This section does the analysis of licenses with a yardstick defined in terms of opposition to freedom. The proper yardstick when we talk of licenses should be the freedom that users (such as the government) will have, and how certain they are to have it.
The copyleft licenses – the GNU GPL and the GNU Affero GPL – are designed to make sure that modified versions of a program, if their use is offered to the public, are available to users with freedom. They have requirements, which add up to, “If you let someone use your version of the program, you must let him have it as free software.” This is defense of the public's rights, including the government's rights.
For instance, using the GNU AGPL is a way to tell companies such as Google, ”You can adapt or extend this code to make a service, but then you must make your changed version of the code available, so we can run on our services too.“ The GNU AGPL is specialy crafted to suit the freedom of users such as the government for software that runs on online portals (including eGovernement portals). Therefore, the state has every reason to promote the GNU AGPL for software that is likely to be useful on such portals.
Why would someone call this a “restriction”? Only if what he wants to do is restrict the public. Copyleft licenses say, “You can't use this code to restrict others.” Thus, the government should prefer copyleft licenses when given the choice.
Use of FS by Govt should not follow how commecial companies think about licenses. Using their model of analysis for Government agency will lead to complete conflict of interest. Governemnt needs to protect the software freedom of its users and itself, and not the interests of software developing companies that would benefit by denying that freedom.
The most important stake-holder for the Governement is the people it serves. Further, copyleft licenses do not interfere with commerce, except for unethical commerce.
Therefore, the recommendation at the end of section 5 should be removed and replaced with the following:
Web based infrastructure used by a Govt project should be released under AGPL, so as to maximize the extent to which improvements made by others become available for the Govt to use.
The idea of recommended Stacks
The section 2.5 misses the essential point of the use of free software. The free software community has created certain frameworks (a better choice than 'stack'), one of which is GLAMP (GNU, Linux, Apache, MySQL, PHP). But GLAMP by no means is the only good framework. There are other frameworks such as Django, Plone, Ruby on Rails, Flask, Java based frameworks etc. Each of these frameworks e.g. is based on a single programming language: e.g. GLAMP is based on PHP, while Django, Plone and Flask are based on Python.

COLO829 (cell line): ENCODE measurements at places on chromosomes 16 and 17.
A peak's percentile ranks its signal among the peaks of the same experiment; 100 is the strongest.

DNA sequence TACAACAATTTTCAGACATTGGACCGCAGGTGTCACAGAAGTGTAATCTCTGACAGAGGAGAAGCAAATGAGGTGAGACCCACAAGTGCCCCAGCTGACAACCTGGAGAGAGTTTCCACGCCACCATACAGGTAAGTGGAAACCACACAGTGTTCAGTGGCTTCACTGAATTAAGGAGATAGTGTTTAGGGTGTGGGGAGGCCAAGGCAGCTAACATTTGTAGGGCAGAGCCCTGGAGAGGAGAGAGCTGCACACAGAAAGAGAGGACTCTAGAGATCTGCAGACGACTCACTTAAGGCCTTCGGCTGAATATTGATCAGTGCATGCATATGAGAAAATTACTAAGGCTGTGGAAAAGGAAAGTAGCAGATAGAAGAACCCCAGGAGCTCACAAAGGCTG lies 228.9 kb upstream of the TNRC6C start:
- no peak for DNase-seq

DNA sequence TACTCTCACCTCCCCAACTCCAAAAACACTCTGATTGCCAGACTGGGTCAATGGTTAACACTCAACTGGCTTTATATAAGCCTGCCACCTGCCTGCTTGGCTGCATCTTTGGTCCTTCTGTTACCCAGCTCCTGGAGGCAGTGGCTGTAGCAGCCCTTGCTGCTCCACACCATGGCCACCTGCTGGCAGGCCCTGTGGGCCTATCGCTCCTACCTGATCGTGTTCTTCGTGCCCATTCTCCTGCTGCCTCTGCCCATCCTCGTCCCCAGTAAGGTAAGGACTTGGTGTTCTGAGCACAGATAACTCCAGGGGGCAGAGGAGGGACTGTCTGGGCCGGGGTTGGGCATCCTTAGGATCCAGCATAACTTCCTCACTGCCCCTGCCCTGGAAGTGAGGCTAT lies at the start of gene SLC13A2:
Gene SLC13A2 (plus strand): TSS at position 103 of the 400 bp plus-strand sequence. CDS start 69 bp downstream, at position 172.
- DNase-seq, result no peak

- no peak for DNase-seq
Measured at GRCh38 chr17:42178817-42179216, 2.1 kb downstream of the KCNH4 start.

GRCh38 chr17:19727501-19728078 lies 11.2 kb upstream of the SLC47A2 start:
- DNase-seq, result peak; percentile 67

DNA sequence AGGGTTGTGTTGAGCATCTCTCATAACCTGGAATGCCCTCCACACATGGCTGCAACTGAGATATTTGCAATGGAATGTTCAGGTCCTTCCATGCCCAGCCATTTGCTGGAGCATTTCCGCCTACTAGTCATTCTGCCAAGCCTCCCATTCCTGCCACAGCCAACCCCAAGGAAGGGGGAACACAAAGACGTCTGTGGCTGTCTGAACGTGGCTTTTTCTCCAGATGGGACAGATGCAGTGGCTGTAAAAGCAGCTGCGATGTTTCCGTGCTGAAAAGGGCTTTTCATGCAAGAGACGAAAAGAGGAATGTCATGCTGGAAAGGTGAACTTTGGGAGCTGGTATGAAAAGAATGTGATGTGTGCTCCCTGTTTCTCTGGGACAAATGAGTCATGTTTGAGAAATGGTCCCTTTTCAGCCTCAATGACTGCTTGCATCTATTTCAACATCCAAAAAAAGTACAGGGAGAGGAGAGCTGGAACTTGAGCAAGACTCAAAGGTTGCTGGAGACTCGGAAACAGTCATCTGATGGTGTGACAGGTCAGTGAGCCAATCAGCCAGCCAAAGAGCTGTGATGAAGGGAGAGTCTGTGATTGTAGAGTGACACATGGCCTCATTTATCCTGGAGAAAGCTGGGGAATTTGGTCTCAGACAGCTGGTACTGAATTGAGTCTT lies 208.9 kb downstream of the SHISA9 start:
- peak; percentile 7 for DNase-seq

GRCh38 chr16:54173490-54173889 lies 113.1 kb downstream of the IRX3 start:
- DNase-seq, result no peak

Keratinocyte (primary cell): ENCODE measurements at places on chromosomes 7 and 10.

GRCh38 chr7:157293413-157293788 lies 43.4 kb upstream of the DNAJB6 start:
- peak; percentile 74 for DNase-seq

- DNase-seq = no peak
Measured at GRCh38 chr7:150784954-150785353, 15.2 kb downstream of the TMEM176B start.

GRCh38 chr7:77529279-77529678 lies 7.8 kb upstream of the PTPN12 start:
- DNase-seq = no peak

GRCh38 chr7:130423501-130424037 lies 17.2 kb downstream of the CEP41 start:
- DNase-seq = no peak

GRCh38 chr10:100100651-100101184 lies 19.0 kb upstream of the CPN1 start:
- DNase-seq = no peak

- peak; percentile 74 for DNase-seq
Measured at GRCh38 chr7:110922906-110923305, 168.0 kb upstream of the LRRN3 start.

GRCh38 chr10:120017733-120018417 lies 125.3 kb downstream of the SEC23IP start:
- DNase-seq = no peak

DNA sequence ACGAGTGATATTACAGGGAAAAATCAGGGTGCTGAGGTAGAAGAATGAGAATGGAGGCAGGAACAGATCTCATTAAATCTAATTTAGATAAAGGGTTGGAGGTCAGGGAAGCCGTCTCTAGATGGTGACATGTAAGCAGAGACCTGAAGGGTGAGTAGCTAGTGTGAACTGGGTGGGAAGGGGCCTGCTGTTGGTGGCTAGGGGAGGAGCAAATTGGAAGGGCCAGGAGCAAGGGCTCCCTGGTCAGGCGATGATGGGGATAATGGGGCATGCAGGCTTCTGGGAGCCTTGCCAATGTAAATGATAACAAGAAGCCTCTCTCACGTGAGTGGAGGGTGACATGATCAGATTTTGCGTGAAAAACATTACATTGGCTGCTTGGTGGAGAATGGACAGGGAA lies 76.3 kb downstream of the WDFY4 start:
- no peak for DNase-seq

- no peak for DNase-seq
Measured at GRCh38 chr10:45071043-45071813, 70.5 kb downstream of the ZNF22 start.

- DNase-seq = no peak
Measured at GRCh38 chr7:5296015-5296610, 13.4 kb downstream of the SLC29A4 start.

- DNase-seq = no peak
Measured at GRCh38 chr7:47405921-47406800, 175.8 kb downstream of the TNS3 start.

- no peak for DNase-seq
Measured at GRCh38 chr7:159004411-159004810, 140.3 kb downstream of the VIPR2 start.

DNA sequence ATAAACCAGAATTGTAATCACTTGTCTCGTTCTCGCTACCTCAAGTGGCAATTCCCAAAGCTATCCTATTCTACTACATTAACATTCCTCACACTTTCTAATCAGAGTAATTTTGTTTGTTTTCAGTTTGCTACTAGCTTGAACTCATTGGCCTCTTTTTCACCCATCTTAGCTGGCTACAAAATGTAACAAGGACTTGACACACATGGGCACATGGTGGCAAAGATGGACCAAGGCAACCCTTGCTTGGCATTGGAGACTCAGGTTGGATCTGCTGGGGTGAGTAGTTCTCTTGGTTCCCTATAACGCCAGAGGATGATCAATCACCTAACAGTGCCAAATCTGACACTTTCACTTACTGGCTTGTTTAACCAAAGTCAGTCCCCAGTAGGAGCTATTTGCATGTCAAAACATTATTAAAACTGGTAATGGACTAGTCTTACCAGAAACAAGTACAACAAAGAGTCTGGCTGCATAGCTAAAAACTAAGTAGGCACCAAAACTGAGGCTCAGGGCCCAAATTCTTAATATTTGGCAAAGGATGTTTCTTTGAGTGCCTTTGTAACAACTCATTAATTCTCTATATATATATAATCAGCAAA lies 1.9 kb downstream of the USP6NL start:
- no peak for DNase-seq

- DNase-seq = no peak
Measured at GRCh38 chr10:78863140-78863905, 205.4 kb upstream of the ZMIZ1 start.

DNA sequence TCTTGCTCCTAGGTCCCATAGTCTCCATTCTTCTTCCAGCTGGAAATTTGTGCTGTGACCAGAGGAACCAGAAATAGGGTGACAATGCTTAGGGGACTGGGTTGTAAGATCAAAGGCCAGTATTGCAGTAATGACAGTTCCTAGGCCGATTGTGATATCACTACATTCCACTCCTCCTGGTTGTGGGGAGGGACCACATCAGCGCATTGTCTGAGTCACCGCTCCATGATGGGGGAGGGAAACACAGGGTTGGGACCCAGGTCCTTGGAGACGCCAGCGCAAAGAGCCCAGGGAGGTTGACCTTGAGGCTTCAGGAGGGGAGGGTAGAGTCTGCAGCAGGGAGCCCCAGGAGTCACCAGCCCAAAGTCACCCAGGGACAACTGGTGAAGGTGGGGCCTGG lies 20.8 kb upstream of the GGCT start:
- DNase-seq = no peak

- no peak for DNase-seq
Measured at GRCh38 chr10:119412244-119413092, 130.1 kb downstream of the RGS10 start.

The state should not arbitrarily impose a particular framework. The pros and cons of which free/libre framework to use for which project should be left to the chosen on the basis of the function of the platform by the competent developer and maintenance team.
Providing some guidelines such as availability of features, libraries, wider use base, existence of strong developer communities and support groups, established credentials etc. may be given, instead of recomending one over the other.
Therefore the framework could recommend guidelines instead of naming any platforms.
SWOT analysis section needs more clarity, rigor and elaboration. First of all, two important things have to be defined and identified before a SWOT analysis can be done: 1. which is the organization or agency for which this analysis is done? 2. what is the objective for which this analysis is done? Unless the organization and objective are explicitly laid out, SWOT analysis does not help us to give any direction.
Therefore section 3.3 needs an overhaul.